The History of CO2 Measurement
An American scientist based in Hawaii – Charles Keeling – was one of the first persons to take an interest in the build-up of CO2 in our atmosphere. We now understand that this accumulation of CO2 is causing climate change.
He initiated the measurement of CO2 on Hawaii, a pollution free environment in the Pacific, in 1958 and soon discovered a trend.
Keeling and his team established that a yearly increase in CO2 levels matched the amount of fossil fuels burned by humans.
To find out CO2 levels going back in time, scientists have since drilled into ancient ice sheets and have measured the CO2 trapped in air bubbles, mapping out the history of carbon levels going back hundreds of thousands of years.
Historically, the Mauna Loa laboratory on Hawaii has been one of the primary measurement locations around the world due to its remoteness in the Pacific.
In Europe, the Mace Head measurement station on the west coast of Ireland also provides an excellent environment with fresh unpolluted winds coming in from the Atlantic which can be compared to the winds coming in from the continent.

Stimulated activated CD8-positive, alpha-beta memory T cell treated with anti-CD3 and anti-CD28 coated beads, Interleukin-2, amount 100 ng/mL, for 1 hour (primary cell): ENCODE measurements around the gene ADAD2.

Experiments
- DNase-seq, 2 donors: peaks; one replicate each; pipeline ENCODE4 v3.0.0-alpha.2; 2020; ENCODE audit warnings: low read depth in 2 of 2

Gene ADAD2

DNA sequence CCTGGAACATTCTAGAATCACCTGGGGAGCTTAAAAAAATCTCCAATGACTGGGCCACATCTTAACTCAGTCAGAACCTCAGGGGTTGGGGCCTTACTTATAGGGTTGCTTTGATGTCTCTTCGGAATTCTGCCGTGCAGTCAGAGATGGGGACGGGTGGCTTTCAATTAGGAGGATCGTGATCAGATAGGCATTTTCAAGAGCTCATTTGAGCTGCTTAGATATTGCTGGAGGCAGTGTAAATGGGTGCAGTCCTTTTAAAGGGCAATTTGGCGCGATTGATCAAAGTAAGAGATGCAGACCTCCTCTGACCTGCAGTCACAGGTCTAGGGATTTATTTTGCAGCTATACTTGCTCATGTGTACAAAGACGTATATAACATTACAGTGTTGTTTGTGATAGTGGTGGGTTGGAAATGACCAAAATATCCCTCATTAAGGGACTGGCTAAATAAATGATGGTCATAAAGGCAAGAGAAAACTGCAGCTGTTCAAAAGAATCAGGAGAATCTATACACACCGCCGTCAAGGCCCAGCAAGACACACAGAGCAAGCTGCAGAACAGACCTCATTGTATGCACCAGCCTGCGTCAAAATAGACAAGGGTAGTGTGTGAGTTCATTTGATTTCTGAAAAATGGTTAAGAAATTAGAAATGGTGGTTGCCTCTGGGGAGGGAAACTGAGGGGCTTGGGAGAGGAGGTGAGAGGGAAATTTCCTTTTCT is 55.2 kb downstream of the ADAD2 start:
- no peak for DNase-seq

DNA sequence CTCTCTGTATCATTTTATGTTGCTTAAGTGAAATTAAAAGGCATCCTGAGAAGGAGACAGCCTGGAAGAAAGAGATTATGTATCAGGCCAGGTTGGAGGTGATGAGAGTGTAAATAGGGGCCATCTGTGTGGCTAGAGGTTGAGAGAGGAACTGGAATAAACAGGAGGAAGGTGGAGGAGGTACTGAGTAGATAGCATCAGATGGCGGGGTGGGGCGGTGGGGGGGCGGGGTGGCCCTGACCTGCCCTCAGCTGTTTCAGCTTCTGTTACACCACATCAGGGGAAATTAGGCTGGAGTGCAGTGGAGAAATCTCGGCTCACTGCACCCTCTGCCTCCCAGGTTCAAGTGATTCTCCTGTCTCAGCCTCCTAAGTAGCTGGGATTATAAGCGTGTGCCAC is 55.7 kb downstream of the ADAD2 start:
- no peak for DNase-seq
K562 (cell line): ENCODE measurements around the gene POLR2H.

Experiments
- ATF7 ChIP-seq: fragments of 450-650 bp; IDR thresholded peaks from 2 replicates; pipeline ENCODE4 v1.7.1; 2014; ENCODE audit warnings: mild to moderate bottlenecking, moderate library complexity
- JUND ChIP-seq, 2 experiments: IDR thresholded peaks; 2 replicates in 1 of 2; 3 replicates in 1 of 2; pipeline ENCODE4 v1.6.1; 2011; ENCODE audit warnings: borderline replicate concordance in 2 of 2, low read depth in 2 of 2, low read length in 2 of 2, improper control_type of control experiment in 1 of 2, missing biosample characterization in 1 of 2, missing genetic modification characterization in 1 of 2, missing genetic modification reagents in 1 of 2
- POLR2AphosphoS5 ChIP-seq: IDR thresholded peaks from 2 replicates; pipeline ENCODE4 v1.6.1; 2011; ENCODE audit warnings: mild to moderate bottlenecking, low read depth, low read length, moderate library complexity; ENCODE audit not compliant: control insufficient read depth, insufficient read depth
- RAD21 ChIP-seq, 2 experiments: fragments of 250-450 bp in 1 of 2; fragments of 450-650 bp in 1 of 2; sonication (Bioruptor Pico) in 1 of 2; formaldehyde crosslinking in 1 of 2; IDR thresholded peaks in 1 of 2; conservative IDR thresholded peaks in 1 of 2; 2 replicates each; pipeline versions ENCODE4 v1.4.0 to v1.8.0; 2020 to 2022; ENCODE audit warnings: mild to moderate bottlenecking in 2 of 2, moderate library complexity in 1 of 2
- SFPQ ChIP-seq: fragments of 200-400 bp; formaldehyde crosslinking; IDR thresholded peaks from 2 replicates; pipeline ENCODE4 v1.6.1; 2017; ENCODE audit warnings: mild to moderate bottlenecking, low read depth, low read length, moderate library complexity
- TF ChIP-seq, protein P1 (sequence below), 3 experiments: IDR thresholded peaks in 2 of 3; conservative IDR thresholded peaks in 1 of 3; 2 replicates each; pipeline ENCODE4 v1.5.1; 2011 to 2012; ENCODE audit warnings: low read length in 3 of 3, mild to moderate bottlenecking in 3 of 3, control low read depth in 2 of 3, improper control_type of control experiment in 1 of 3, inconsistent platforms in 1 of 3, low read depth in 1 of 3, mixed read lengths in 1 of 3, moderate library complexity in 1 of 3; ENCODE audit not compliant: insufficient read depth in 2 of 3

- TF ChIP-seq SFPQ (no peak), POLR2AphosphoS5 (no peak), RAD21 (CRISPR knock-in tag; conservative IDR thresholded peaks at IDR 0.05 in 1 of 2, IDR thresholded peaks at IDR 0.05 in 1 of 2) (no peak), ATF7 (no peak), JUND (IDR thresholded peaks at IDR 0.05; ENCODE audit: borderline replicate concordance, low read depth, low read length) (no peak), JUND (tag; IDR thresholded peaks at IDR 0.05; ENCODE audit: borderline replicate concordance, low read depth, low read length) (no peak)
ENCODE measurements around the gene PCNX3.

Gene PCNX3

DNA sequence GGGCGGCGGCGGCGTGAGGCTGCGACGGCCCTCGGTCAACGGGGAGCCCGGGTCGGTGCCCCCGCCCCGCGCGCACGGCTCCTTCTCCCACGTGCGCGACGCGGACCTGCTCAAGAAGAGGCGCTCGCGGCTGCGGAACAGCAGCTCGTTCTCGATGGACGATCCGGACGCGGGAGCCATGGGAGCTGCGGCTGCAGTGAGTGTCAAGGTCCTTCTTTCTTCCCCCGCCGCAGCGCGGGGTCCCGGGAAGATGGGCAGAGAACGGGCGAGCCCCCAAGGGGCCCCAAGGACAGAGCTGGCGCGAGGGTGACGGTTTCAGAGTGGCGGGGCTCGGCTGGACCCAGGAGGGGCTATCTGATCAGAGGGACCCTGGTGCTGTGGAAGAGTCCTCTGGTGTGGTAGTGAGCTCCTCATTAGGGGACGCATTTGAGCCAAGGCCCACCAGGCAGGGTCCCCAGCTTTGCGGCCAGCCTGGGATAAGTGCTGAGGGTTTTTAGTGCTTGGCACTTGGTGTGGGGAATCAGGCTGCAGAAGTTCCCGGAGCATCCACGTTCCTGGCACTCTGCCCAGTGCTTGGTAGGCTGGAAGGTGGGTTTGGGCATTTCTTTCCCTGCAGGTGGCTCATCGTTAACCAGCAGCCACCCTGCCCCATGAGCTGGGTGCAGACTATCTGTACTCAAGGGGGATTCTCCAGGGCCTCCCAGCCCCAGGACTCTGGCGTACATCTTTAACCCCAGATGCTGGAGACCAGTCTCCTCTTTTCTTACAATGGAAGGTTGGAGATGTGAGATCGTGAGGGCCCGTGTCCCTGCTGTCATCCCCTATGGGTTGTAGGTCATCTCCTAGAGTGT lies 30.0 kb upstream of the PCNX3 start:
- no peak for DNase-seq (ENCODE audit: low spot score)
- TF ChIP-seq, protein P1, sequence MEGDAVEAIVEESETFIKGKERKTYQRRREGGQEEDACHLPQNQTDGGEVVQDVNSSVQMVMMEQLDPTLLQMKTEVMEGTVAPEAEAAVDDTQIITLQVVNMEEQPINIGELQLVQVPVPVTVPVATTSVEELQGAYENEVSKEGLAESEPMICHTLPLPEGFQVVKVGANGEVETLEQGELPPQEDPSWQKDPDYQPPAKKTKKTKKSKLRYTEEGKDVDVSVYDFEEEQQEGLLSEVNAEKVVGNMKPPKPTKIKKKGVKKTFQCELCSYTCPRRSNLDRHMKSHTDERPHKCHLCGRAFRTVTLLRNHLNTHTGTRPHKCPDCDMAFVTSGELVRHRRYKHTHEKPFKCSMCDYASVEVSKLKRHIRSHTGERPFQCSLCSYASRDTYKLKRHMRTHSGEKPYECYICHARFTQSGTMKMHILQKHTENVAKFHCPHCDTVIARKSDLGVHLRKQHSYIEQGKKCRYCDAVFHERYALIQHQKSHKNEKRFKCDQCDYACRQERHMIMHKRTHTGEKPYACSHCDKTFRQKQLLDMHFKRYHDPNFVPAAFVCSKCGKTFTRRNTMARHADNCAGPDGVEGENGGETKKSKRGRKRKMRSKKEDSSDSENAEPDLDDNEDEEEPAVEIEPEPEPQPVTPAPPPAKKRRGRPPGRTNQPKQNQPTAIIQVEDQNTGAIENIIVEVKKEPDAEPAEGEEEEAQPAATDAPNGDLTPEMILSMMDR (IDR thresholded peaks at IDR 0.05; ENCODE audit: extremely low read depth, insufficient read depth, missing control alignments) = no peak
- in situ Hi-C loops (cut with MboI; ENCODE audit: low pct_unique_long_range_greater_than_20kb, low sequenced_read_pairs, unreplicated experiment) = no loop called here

France-based Laboratoire des Sciences du Climat et de l’Environnement, through support from CNRS, CEA and OVSQ in France, leads the CO2 measurement operations at Mace Head, in collaboration with NUI Galway’s Centre for Climate and Air Pollution Studies (C-CAPS), the Irish Environmental Protection Agency, and the University of Bristol through the Department of Energy & Climate Change in the UK.
Mace Head has been one of the demonstration sites of the Integrated Observation System (ICOS) program of long-term greenhouse gas measurement in Europe since 2011. The measurement programme itself has been running since the late 1980s.
What do we do about it?
Now that we have realised that high levels of CO2 – along with a few other greenhouse gases like methane – are a threat to our way of life, scientists, businesses and governments around the world are working together to take action against climate change.
Around the world, people are coming up with innovative ways to stop the increase in the world’s production of CO2 and to build a new carbon-free economy, while helping humans adapt to some of the climate change that’s already become unstoppable.
Climate-KIC brings together